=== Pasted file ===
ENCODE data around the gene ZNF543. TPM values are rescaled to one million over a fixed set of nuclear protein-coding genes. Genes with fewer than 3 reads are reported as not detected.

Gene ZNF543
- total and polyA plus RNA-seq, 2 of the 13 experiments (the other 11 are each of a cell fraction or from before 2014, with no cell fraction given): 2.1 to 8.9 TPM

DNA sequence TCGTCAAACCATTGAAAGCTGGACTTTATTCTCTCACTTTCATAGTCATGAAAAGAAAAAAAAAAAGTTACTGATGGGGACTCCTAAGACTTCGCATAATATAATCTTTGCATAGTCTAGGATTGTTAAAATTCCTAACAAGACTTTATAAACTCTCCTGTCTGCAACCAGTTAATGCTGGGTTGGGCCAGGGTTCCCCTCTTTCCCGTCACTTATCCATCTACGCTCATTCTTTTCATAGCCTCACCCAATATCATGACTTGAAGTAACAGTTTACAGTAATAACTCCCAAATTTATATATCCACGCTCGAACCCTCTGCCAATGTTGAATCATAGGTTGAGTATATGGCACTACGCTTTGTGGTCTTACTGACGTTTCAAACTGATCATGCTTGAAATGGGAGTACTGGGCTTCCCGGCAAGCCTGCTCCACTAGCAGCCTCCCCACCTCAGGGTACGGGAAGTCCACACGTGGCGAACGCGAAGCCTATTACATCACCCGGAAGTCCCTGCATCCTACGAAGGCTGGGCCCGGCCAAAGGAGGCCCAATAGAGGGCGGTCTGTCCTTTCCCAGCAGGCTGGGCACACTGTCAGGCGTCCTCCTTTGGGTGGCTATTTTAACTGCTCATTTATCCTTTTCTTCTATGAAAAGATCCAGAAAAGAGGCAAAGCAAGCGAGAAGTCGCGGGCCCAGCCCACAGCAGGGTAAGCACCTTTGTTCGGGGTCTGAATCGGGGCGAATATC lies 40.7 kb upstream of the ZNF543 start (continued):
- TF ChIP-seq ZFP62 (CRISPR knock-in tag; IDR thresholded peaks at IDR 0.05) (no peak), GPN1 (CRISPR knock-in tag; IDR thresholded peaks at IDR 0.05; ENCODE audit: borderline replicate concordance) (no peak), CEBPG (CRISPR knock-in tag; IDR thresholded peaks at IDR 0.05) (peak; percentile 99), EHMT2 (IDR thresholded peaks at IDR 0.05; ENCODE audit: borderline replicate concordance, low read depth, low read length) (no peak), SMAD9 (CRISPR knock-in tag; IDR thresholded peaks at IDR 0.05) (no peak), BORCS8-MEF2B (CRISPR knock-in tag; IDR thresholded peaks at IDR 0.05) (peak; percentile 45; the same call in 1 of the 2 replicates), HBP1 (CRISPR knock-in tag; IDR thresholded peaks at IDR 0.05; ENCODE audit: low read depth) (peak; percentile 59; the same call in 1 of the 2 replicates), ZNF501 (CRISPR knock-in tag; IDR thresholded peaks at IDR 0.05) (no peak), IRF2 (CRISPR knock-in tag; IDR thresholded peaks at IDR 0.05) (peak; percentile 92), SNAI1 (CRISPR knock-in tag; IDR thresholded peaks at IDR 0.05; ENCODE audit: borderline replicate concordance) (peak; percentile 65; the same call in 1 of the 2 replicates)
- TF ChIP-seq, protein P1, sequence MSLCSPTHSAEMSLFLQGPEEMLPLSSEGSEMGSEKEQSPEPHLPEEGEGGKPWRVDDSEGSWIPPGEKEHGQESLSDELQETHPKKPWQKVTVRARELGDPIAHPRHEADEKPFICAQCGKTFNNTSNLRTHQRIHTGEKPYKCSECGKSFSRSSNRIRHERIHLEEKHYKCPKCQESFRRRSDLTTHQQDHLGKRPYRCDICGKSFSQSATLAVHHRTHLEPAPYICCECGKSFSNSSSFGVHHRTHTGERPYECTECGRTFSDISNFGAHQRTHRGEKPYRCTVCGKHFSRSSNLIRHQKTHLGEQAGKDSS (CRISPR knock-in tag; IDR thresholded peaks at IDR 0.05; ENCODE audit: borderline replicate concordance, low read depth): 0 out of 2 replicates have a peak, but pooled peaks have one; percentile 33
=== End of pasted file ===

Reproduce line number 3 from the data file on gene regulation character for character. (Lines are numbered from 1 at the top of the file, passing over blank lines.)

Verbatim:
- total and polyA plus RNA-seq, 2 of the 13 experiments (the other 11 are each of a cell fraction or from before 2014, with no cell fraction given): 2.1 to 8.9 TPM